Lentils and beans are excellent sources of plant-based proteins and an array of other nutrients, and they are wonderfully accessible and inexpensive! They appear in several recipes in the book, including Laura’s Lovely Lentils and guest contributor Sayward Rebhal’s Magic Beans, both taste-approved by kiddos and packed with protein, iron, and zinc. But even if you’re thinking your child is not about to sit down and eat a bowl of beans, there are so many other ways to present your littles with these nutritious legumes. We’ve got you covered between our Muscley Marinara (secretly packed with red lentils), a dal recipe by Leinana Two Moons, khichdi by Christina and Pulin Modi, and more. But you can even throw beans into a dessert! On the sweeter side of things, we have a recipe for Chickpea Blondies (gluten-free, grain-free, and full of B vitamins!) and our White Bean Wonder Waffles, which Marisa adapted from a beloved recipe in The Kind Mama.

5. All Kinds of Veggies in Perfectly Balanced Juices and Smoothies

For many parents, the idea of getting their children to consume cups of leafy greens or raw veggies feels like a laughable fantasy. Well, we are here to tell you that this dream can become a reality more easily than you think. By pairing these veggies with delicious sweet fruits like apples, pineapples, mangoes, and bananas in a smoothie or juice (or a smoothie or juice pop!), kids will not only enjoy eating (or drinking) their veggies, but they will request them. In the book, we have a whole chapter of “Sips and Slurps,”’ including a Perfect First Green Juice and a green smoothie, both of which can fulfill all of your little’s vitamin C requirements for the day! All of our juices and smoothies can also be frozen into pops, which can be an even more appealing veggie treat.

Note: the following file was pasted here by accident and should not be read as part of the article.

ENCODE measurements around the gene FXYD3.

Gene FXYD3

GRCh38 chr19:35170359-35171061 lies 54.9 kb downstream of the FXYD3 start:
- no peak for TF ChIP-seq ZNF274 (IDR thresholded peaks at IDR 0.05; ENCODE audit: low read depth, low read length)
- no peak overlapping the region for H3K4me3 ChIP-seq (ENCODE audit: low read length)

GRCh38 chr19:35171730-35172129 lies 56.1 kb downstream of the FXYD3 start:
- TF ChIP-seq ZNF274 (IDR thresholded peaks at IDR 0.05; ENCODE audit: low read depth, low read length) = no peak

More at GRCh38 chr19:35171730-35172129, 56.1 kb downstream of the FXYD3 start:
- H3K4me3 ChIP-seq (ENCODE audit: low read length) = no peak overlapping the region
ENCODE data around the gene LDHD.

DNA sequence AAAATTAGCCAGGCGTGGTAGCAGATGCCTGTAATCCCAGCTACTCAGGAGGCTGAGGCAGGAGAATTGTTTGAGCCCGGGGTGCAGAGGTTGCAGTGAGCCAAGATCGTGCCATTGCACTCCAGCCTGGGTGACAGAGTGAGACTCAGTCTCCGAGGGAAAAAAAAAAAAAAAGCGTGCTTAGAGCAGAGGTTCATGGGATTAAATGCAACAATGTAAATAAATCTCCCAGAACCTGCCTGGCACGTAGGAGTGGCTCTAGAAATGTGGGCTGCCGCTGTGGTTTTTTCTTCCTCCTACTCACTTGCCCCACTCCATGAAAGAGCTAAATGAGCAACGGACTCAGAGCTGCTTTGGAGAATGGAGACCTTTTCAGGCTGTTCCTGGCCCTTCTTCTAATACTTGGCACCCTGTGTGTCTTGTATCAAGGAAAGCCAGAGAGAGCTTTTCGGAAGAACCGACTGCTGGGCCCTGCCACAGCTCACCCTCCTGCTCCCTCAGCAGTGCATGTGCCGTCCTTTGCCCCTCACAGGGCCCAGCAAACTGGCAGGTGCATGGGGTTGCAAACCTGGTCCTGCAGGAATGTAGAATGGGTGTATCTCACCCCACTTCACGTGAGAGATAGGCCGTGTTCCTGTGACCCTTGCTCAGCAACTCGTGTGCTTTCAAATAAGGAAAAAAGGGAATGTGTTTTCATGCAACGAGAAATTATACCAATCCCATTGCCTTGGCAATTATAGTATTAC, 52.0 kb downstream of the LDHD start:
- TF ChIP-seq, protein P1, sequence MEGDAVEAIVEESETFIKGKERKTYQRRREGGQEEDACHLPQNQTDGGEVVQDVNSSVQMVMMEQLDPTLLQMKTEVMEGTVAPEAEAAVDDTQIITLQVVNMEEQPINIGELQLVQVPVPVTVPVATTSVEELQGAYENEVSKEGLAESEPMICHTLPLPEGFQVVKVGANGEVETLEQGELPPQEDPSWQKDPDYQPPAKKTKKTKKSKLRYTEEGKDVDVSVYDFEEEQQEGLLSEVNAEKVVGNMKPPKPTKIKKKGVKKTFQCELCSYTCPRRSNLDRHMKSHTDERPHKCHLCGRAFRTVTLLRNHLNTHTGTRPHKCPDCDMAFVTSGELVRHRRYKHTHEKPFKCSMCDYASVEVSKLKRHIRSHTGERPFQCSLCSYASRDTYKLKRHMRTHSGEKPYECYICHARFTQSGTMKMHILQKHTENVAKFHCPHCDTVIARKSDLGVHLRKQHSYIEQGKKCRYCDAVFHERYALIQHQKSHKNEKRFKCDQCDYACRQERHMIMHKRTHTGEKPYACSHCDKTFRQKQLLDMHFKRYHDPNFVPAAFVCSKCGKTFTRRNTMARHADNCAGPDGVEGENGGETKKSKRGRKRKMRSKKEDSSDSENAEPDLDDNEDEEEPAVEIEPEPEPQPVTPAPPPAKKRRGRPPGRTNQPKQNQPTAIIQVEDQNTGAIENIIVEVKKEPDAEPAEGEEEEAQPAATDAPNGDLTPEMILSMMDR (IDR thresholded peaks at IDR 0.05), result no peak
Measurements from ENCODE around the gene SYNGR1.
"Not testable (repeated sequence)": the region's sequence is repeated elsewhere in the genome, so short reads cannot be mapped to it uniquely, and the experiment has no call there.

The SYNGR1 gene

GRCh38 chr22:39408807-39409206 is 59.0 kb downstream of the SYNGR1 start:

6. Sneaky Veggie-Laden Savory Dishes

Maybe your kid only really enjoys one cooked vegetable? We can capitalize on that one veggie! You can throw it into our Favorite Veggie Risotto or use it on our Fam Favorite Pizza (with a super easy and delicious pizza crust recipe by guest contributor Akua Joy). Celebrating the veggies our kids do love is important and both of those recipes are a great way to do so. But seriously, we understand that you need to get your child to eat more than one vegetable, and we promise it’s possible. Pureeing some veggies into sauces and soups is always a great trick. We’ve snuck veggies into our grilled cheeze, hidden sweet potato in biscuits, made rice out of cauliflower, and mixed pumpkin puree into our Mac-O’-Lantern and Cheeze! We’ve even got three different ways to get your little babes to eat a dish of kale! Between our crispy Kale Chips, Cashew Creamed Kale, and Marinated Kale, you just might get your child to start requesting this most infamous of nutrient-packed leafy green. Obviously, you know your child best, and that’s why we have an array of options for getting those veggies in. You can decide which ones will be most enticing for your babes, but we promise there are veggie dishes in this book that your kid will not only tolerate but that they will love.

7. Add Baby Cereal to Boost Iron

If your kiddos don’t gobble down greens, lentils, tofu or other iron-rich foods, we’ve got a special trick: you can use iron-fortified baby cereal in place of oats/oat flour in many recipes. Whether it’s an oatmeal recipe, a pudding, a pancake (like our Top o’ the Morning Green Power Pancakes) or a popsicle (like our Purple Porridge Breakfast Pop–recipe below), adding baby cereal is a sneaky and effective way to up your little one’s iron.

8. Whole-Food Based Healthy Treats